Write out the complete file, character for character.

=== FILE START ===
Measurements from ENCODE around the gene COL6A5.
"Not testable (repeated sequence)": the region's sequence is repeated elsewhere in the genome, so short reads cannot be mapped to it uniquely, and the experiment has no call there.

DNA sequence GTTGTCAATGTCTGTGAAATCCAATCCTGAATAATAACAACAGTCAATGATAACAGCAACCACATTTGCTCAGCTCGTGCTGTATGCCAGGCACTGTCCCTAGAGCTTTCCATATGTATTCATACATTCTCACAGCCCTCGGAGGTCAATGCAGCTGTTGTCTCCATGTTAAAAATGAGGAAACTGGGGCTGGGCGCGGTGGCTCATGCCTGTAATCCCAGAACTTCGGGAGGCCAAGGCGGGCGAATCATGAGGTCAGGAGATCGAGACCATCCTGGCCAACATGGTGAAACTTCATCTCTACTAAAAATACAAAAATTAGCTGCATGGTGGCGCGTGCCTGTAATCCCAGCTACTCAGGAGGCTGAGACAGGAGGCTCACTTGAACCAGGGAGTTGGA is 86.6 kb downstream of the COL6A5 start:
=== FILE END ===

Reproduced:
Measurements from ENCODE around the gene COL6A5.
"Not testable (repeated sequence)": the region's sequence is repeated elsewhere in the genome, so short reads cannot be mapped to it uniquely, and the experiment has no call there.

DNA sequence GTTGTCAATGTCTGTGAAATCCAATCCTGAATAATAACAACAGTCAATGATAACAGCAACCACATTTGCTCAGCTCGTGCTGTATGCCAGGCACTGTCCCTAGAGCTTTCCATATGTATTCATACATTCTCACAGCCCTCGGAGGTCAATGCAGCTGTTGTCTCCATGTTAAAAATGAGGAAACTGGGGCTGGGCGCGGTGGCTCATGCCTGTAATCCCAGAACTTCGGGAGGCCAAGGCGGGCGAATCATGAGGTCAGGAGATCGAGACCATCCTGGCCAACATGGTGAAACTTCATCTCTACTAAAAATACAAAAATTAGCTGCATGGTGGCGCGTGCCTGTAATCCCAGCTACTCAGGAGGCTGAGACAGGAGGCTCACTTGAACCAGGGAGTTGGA is 86.6 kb downstream of the COL6A5 start: